[Date Prev][Date Next][Thread Prev][Thread Next]
- Subject: Re: Question about accessing Lua tables and arrays faster
- From: Steve Litt <slitt@...>
- Date: Fri, 26 Jul 2013 12:58:09 -0400
On Fri, 26 Jul 2013 09:29:42 -0700 (PDT)
Leo Romanoff <firstname.lastname@example.org> wrote:
> ----- Ursprüngliche Message -----
> > Von: Steve Litt <email@example.com>
> > An: firstname.lastname@example.org
> > CC: Leo Romanoff <email@example.com>
> > Gesendet: 17:20 Donnerstag, 25.Juli 2013
> > Betreff: Re: Question about accessing Lua tables and arrays faster
> > On Thu, 25 Jul 2013 08:00:00 -0700 (PDT)
> > Leo Romanoff <firstname.lastname@example.org> wrote:
> >> - Many high-performance applications work intensively with arrays.
> >> Currently, Lua uses the same datatype, namely tables, for both
> >> arrays and maps. Accessing arrays from Lua is not extremely fast
> >> currently. (Lua interpreter does not use even those
> >> lua_rawseti/lua_rawgeti functions, IIRC. Only C libs for Lua can
> >> do it). It would be nice to have a faster way of operating on
> >> arrays in Lua.
> >> BTW, I did some experiments where I create an array of 1000000
> >> elements and then perform a 1000 iterations over it, touching each
> >> element and assigning a new value to it or incrementing its
> >> current value. I implemented the same algorithm in pure Lua, as a
> >> C library for Lua which uses lua_rawseti/lua_rawgeti, and as a C
> >> program. The outcome is that pure Lua solution is the slowest, the
> >> C library for Lua is roughly 1.5 times faster and C version is
> >> about 14.5 times faster than pure Lua solution.
> > Hi Leo,
> > Comparing any interpreter to C is certain to yield disappointing
> > results. A better test would have been to compare pure Lua to Perl
> > arrays, Python lists, and whatever Ruby uses for arrays (I long
> > since forgot). If *those* are faster than Lua in the algorithm you
> > mention, then we have something to talk about.
> Just out of curiosity I created versions of the same algorithm for
> Perl and Python as you suggested.
> The outcome is: They are slightly faster by may be 5%-10% than Lua
> for this benchmark.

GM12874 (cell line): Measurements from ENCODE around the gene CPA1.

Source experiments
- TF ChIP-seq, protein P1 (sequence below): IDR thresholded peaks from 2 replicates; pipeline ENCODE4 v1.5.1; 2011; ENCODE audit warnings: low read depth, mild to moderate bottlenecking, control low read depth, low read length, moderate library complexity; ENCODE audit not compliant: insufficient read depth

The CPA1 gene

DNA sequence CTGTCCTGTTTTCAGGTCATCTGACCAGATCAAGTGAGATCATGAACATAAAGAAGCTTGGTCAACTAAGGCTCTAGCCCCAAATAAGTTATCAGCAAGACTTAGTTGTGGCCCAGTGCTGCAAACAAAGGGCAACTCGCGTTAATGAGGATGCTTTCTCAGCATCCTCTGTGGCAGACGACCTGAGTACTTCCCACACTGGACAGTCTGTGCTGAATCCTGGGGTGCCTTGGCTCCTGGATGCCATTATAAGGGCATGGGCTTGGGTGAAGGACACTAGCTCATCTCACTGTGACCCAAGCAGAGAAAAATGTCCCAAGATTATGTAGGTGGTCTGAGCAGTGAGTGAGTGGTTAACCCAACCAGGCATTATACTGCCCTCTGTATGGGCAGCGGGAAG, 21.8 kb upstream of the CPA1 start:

Perl doesn't surprise me a bit. Perl has always been a very fast runtime
interpreter. Python's a surprise I didn't expect.
Just to make sure I understand, were your only keys 1 through number of
elements? No 0, no text keys, just 1-whatever?
Also, did you take steps to minimize your metatables? An apples with
apples comparison would be minimal or no metatables. I don't know, is
it possible to set a table's metatable to nil, and if you do so, does
it affect the speed of your 1000x1000000 incrementer algorithm?
Two more things, and the first one is this: I have no doubt that the
others are faster for going over and incrementing each element. But I'm
wondering if, for more ambitious usages of elements, you could put the
element processing in a metatable, and if that would speed things up.
Obviously there's no way to write that algorithm in Perl or Python, so
you can't really A/B test them. But you could A/B test the metatable
processing method against a brute force, process in a subroutine method.
The second thing is this: Thank goodness the difference is only 5 to
10%. There are very few cases where one cares whether it takes 0.11
seconds instead of 0.10, 1.1 seconds instead of 1.0 seconds, or an hour
and six minutes rather than an hour. Add to this the fact that there
are few computer tasks these days where the software is the bottleneck,
at least for more than 5 seconds at a time, and the decision of
interpreters is probably one of which is easiest, not which one had the
runtime speed. After all, if runtime speed were the biggest priority,
Lua, Python and Perl wouldn't even exist.
If you try the "process the element using the metatable" approach,
please let us know how it works.
Steve Litt * http://www.troubleshooters.com/
Troubleshooting Training * Human Performance